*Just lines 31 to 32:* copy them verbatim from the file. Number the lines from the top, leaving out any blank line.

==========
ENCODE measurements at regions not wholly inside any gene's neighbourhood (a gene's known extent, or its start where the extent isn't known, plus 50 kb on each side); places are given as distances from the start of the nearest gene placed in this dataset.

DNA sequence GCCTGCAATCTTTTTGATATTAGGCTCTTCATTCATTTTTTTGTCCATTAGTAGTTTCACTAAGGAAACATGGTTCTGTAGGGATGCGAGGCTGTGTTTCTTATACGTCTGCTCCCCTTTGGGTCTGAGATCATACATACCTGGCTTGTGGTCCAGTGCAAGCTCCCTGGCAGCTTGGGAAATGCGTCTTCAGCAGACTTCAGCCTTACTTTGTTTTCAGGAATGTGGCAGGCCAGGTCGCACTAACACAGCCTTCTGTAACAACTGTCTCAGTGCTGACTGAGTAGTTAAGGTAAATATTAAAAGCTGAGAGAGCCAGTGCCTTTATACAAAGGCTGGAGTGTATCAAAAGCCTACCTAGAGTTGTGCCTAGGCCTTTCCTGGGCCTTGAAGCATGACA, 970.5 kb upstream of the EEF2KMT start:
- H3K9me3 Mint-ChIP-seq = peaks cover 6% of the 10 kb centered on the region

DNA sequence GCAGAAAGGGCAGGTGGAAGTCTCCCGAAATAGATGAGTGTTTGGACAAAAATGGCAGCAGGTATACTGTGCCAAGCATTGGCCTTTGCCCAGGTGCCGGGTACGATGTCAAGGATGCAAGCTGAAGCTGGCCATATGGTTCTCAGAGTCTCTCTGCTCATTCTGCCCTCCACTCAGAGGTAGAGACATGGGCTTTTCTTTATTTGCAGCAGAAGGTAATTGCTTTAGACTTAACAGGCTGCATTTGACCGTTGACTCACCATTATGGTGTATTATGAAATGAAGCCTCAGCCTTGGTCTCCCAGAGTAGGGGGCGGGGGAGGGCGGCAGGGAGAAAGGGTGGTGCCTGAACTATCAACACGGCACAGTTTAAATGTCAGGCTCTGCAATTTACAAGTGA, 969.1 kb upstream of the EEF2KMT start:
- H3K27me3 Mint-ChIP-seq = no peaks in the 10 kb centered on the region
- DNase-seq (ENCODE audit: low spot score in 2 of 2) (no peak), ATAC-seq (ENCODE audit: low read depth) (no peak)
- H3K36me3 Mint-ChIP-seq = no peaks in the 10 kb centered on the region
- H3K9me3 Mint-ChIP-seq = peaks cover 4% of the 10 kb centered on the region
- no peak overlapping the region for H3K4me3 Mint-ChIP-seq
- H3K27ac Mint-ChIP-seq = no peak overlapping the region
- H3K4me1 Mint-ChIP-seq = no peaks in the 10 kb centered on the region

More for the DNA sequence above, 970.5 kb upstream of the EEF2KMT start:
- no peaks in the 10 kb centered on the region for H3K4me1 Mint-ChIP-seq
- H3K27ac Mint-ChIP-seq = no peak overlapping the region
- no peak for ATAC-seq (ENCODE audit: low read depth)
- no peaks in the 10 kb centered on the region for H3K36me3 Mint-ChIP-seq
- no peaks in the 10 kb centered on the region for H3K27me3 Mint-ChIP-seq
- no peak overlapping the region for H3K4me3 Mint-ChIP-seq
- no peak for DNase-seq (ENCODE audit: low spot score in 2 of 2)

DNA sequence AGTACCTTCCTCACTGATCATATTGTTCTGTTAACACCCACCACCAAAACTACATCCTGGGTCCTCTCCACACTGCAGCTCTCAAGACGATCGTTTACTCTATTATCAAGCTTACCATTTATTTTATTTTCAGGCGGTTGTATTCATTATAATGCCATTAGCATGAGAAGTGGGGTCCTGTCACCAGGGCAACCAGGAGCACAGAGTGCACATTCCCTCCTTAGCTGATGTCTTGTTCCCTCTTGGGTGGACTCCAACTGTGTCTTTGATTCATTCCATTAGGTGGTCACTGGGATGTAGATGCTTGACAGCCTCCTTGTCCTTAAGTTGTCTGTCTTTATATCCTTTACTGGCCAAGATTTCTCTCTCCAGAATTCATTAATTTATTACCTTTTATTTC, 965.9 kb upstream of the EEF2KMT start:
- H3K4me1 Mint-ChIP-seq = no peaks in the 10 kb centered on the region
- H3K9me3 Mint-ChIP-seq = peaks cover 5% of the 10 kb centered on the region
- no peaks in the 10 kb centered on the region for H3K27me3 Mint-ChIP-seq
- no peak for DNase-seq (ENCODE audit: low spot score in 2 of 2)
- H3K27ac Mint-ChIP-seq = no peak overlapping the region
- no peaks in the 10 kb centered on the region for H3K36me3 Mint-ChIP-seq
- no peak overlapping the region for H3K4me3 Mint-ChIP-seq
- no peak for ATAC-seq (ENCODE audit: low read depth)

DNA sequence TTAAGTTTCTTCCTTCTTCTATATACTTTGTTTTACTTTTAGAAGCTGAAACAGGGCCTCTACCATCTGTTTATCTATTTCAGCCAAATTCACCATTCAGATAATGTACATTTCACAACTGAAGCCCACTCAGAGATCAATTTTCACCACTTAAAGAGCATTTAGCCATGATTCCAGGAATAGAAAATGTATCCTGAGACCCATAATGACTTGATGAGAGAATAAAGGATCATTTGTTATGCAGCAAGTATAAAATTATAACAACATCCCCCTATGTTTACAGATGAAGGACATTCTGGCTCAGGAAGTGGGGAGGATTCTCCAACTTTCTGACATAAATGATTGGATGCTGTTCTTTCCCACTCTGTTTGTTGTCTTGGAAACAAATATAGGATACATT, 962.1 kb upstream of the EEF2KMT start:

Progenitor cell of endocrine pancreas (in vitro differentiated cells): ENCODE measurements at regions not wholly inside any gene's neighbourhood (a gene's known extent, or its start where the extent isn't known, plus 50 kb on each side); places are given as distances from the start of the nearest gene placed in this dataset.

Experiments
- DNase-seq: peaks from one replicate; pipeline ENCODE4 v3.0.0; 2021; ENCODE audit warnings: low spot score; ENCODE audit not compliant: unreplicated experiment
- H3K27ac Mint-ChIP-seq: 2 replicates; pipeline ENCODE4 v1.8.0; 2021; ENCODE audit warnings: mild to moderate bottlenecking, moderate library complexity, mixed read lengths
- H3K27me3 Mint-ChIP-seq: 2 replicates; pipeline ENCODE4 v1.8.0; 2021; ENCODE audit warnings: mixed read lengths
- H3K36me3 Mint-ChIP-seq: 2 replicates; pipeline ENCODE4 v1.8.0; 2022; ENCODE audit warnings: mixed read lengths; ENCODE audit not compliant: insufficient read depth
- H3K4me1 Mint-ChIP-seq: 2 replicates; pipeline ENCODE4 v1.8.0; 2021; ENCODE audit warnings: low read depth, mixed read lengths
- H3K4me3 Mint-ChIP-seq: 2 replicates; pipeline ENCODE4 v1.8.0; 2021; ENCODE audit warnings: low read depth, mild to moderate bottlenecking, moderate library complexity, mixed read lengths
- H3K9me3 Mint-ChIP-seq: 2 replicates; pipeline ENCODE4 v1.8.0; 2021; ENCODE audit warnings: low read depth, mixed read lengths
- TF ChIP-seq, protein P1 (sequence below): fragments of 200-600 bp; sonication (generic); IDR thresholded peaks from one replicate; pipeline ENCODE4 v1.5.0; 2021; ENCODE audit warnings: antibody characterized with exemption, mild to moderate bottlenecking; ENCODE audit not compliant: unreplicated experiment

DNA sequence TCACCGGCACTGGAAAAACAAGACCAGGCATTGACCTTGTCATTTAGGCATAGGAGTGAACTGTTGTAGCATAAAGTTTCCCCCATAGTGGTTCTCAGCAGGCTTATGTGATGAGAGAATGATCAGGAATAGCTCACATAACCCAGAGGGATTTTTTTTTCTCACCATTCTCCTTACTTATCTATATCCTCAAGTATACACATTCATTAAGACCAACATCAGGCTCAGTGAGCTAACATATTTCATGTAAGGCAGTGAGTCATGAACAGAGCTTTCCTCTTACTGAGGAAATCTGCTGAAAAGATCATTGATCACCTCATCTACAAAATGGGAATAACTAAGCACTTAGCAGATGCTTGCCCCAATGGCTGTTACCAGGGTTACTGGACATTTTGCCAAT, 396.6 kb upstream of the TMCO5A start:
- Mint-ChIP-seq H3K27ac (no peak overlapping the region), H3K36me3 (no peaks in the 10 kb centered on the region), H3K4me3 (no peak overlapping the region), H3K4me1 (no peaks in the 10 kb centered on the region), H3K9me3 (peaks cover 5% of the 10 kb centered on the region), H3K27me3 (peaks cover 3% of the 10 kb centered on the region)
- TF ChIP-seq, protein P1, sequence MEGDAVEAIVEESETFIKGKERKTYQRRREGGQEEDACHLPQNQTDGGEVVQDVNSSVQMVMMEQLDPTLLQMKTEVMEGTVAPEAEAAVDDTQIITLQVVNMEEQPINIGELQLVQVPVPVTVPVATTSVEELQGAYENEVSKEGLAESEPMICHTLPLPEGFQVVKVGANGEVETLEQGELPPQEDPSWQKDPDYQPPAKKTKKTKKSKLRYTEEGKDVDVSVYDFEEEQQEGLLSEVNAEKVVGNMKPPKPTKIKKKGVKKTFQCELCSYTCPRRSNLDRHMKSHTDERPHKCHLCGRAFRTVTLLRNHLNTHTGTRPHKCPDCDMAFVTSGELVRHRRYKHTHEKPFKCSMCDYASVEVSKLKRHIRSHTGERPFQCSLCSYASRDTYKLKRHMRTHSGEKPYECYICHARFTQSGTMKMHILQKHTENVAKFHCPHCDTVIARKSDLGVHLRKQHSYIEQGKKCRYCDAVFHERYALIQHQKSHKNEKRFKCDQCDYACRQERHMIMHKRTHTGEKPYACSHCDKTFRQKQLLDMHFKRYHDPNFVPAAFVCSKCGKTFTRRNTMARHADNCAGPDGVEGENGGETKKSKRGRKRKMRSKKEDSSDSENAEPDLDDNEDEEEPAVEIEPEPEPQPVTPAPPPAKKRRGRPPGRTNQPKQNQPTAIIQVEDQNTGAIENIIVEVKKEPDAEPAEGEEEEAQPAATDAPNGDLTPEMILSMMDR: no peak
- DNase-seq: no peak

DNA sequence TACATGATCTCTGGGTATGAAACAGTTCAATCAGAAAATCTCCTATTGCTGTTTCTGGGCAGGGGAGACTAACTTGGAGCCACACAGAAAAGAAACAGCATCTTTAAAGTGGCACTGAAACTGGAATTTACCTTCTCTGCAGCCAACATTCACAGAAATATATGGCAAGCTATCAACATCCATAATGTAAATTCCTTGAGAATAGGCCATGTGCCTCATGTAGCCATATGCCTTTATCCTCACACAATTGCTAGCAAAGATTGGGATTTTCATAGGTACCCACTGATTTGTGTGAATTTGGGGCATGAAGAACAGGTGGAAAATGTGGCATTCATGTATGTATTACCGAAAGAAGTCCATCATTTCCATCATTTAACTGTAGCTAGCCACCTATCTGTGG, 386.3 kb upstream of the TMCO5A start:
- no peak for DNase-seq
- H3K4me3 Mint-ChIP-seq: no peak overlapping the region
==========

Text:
Experiments
- DNase-seq: peaks from one replicate; pipeline ENCODE4 v3.0.0; 2021; ENCODE audit warnings: low spot score; ENCODE audit not compliant: unreplicated experiment